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Power Training With Bad Knee?


#1

Hello,

I've "softening of cartilage around the knee-cap" (Chondromalacia Patellae) in both knees.

I can pretty much do everything, but there's strong pain post-workout.

It's probably because of too much impact on depth jumps and downhill running..because I'm definitely not overweight or out of shape (age 17).

So, doctor didn't really help...My question, can I still power train, even though it hurts afterwards?
And, how do I know what's too much impact on DJ's, hill running, jump squats etc if there's no pain to stop me while I'm doing them?

Those exercises really boost my jump and speed. I'd hate to give them up...

Thanks!!


#2

http://veggie.org/run/chondromalacia/

http://www.orthoseek.com/articles/chondromp.html

From this I gather you need to take about 6 weeks off and focus on more low impact lower body training.

It won't kill you to take a bit of time off and once the pain goes away you can come back strong.


#3

I have the same problem.

Swimming will help. I practice Wing Tsun and it is a problem, even though we don't have a deep stance.

I want to start power-training but afraid to do so. The exercises on the above (very usefull) links surely won't help for this.

Any more suggestions?


#4

It's quite a dilemma.

I warm up, and poof, problem's gone for several hours (basketball aor basketball training, in my case).
Then I feel some pain at home...Can still walk but hardly run. Next day it's better.

So, I'm not giving up ANYTHING, including power training. So what's the problem? Well, it's known not to mess with knee pain...right?

kLee - my Doc says I can keep training, it might go and might not. Rest will probably take care of it, but it'll probably come back easily...

It's very tempting to do those "shocking" exercises, because like I said I'm seriously seeing gains. Only problem, they apparantly shock the knees as well...You could always go easier, like lighter weight, lower box, less-steep hill...but then gains come slowwwwwww(er) :frowning:


#5

Is it only this type of training that bothers your knees? If you can still train your legs, then I would say take some time off of those other types of exercises and really strengthen your legs, it will help a lot with knee pain. I'm not a physical therapist by any means, but my experience has been that if you keep doing an exercise that causes joint pain you'll end up seriously aggrivating it.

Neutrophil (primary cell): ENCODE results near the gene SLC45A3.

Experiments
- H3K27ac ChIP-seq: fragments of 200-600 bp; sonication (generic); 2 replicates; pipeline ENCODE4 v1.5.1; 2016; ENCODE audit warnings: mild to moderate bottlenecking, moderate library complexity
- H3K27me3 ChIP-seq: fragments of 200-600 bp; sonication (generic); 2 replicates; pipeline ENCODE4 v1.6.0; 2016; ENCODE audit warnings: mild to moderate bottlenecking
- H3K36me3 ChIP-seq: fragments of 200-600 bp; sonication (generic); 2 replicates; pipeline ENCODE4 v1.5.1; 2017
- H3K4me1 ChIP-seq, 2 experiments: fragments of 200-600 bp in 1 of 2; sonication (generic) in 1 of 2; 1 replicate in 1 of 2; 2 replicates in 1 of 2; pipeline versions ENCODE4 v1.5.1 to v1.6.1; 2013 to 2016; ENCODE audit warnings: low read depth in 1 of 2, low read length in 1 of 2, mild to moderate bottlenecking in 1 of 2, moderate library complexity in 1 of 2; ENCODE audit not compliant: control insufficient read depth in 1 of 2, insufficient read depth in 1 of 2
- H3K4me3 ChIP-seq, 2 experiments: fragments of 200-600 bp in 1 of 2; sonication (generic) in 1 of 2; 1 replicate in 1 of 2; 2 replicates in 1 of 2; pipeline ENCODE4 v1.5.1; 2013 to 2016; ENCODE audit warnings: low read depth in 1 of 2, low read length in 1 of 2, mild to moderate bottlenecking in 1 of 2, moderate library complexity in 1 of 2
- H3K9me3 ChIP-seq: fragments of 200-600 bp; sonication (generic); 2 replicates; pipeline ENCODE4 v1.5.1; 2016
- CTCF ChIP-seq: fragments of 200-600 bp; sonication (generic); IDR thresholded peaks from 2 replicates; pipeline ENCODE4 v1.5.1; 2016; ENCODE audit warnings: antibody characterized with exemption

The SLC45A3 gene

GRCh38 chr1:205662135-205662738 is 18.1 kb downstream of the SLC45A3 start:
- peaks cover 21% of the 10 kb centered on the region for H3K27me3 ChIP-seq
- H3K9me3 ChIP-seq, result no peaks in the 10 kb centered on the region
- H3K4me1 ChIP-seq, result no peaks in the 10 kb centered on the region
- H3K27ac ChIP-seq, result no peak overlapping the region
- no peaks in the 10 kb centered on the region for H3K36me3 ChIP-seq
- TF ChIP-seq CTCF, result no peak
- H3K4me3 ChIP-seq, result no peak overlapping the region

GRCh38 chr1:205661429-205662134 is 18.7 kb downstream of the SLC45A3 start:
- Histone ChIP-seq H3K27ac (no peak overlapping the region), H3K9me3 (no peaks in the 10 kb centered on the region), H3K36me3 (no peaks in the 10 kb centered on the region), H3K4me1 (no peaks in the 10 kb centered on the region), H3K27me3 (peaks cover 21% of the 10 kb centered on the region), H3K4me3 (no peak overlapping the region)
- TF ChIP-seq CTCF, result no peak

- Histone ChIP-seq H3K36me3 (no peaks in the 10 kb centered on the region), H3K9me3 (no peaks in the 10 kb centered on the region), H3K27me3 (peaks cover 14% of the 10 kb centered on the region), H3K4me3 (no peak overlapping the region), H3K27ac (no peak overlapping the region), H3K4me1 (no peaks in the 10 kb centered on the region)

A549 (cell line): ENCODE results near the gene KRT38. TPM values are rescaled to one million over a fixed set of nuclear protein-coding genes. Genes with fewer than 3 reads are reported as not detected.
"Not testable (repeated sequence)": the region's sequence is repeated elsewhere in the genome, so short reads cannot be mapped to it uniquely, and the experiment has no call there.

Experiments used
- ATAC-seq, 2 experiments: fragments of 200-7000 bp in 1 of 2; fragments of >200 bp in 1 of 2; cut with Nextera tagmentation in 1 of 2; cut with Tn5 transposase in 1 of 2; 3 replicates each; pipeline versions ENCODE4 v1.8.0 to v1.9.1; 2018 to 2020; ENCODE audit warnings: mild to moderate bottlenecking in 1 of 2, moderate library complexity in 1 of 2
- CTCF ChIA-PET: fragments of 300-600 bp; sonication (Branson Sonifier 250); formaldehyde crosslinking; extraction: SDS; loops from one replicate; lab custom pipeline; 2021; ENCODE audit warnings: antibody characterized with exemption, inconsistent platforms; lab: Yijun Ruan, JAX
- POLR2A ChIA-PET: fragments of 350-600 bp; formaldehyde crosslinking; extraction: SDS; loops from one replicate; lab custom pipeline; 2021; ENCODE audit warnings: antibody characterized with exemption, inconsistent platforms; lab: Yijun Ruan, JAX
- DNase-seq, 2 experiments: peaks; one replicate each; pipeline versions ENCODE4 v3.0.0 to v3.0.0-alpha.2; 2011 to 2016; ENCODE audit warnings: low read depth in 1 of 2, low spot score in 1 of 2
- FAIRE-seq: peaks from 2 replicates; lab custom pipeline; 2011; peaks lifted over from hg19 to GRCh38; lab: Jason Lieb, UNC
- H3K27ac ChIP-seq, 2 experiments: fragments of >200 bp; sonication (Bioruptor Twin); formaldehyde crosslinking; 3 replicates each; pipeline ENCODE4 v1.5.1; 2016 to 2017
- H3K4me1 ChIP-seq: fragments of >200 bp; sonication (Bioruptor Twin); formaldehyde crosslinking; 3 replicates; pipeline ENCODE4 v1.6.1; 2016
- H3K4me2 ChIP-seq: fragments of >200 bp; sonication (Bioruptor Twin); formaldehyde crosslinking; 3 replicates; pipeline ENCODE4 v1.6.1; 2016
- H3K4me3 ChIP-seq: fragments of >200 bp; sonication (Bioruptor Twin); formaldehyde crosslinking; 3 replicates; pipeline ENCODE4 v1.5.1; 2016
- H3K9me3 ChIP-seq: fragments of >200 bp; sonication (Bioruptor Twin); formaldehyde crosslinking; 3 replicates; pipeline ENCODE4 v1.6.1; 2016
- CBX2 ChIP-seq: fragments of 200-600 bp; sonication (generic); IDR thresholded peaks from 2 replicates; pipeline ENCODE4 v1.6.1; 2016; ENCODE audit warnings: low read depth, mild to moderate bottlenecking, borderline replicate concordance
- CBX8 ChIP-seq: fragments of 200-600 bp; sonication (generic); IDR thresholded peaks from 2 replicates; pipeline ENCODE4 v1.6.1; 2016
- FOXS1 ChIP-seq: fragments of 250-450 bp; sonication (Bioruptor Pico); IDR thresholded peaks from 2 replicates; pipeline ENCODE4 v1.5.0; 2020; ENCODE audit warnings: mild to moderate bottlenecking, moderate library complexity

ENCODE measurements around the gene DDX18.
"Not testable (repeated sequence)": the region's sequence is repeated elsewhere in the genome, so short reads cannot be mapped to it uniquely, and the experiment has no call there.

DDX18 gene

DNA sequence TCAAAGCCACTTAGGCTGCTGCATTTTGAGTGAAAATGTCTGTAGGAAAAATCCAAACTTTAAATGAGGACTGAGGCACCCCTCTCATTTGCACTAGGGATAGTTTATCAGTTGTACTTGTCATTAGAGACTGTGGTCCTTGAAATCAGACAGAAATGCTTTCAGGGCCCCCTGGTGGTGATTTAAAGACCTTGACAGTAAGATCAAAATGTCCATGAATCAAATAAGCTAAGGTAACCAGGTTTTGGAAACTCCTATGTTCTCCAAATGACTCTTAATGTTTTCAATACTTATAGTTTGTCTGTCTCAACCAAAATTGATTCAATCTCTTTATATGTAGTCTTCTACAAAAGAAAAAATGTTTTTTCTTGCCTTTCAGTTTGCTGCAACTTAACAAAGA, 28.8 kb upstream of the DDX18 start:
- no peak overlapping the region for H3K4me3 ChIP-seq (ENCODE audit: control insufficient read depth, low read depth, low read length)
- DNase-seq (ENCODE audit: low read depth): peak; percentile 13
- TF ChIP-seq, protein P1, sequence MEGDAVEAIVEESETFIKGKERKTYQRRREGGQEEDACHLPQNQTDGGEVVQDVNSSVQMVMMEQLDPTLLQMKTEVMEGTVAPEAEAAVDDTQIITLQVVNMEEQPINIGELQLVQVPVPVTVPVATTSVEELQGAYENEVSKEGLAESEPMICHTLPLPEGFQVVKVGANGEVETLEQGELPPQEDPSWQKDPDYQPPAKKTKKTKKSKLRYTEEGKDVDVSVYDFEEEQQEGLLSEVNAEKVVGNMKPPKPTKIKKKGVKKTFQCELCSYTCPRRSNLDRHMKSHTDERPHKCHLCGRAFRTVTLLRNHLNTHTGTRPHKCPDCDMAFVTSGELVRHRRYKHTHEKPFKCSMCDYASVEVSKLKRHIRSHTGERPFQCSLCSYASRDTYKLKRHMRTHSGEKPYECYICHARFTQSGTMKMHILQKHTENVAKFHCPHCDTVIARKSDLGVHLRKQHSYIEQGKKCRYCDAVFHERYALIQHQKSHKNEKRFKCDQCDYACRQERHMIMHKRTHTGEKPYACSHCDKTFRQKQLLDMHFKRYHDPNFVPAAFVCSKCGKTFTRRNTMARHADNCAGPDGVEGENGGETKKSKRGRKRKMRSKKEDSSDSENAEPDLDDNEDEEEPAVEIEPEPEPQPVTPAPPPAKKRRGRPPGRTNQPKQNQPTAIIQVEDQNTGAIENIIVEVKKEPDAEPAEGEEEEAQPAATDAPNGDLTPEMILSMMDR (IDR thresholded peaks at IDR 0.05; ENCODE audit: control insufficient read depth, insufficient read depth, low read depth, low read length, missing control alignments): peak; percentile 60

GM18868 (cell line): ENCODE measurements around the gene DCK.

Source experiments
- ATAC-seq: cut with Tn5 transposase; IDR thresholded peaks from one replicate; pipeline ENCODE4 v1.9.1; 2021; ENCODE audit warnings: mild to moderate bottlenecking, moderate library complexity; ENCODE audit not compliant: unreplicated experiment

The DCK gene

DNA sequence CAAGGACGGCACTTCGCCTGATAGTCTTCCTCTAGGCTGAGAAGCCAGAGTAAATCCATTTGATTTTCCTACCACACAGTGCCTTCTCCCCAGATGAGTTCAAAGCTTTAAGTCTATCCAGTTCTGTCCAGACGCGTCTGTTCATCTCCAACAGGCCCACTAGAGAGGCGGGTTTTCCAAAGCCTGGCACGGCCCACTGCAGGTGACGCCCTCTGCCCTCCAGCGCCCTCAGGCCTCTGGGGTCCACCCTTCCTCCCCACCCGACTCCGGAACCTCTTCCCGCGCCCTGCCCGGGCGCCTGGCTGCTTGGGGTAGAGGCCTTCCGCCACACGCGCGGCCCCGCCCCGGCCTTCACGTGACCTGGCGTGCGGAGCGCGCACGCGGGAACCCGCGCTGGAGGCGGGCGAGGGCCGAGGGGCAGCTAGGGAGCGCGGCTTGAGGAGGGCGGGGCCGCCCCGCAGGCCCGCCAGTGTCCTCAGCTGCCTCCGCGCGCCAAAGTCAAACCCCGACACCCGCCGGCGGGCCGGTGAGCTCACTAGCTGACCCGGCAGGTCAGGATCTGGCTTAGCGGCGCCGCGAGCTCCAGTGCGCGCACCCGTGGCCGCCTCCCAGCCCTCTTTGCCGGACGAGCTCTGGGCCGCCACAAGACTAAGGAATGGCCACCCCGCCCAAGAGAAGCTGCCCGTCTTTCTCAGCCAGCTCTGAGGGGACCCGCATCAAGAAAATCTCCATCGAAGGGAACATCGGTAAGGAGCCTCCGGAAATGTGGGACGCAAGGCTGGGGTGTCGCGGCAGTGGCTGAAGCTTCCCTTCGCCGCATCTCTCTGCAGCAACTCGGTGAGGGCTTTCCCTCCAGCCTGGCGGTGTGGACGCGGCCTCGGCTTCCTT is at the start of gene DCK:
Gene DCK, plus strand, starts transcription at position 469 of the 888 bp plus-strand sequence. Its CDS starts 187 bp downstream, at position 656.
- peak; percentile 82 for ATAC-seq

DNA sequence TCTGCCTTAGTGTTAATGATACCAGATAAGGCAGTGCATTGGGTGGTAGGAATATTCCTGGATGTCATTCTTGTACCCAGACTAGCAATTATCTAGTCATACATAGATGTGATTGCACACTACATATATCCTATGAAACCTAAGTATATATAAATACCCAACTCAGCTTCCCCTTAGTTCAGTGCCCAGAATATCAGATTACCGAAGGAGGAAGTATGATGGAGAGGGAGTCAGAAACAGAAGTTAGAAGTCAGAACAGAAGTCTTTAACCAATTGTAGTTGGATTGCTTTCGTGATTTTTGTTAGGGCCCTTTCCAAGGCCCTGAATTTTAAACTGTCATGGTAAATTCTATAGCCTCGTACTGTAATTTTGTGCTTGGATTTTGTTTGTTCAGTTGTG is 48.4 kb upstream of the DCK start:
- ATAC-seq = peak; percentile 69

#6

Adi Foyle,

How was the diagnosis made?

Other than the training, did the doc say anything else may be contributing to the problem?

Did he evaluate you for any kind of biomechanical problems or muscle imbalance?

There are often some other factors involved. A good assessment from the feet to the hip/pelvis needs to be done.

Take care,

Ryan


#7

Thanks guys!

Nah, I just showed the doc where my pain is and what likely caused it, that's it...can't afford a private doc.

Well, I'm in great shape, am very light and I do alot of hammy and shin/ankle work...I'm certain I went too hard on impact exercises, especially since it was in-season.

Yeah, and searching through google I found that serious cases could even require surgery...but my doctor said I shouldn't worry about that at my age (17) and shape. Then again it's a tired public doctor, so that's why I started this thread...

Anyone has experience with chondromalacia and cartilage issues :-?


#8

Adi,

the first time I went to the doc (have seen 3 different orthopaidists) told me it may be an injury (I was practicing Ninjutsu - alot of squats and pain after training - that's how I've discovered I have chondromalacia) or it may be just genetics.

All docs told me to continue exercising with care and break offs, but as you said gains come slower!

I had X-rays which of course showed nothing. If I'll find the money I'll have a magnetic one (don't know exactly how it's called) and if this reveals a problem then, a very good doc said, I'll have to do 'orthoscopisi' (I'm from Greece but probably it's the same word in English). They look inside your knee with a camera.

I'll try to avoid it but I'm really fed up!

Check these:

http://www.t-nation.com/readTopic.do?id=459499
http://www.t-nation.com/readTopic.do?id=462121

Finally search post for "knee pain".

If you find anything else let me know!


#9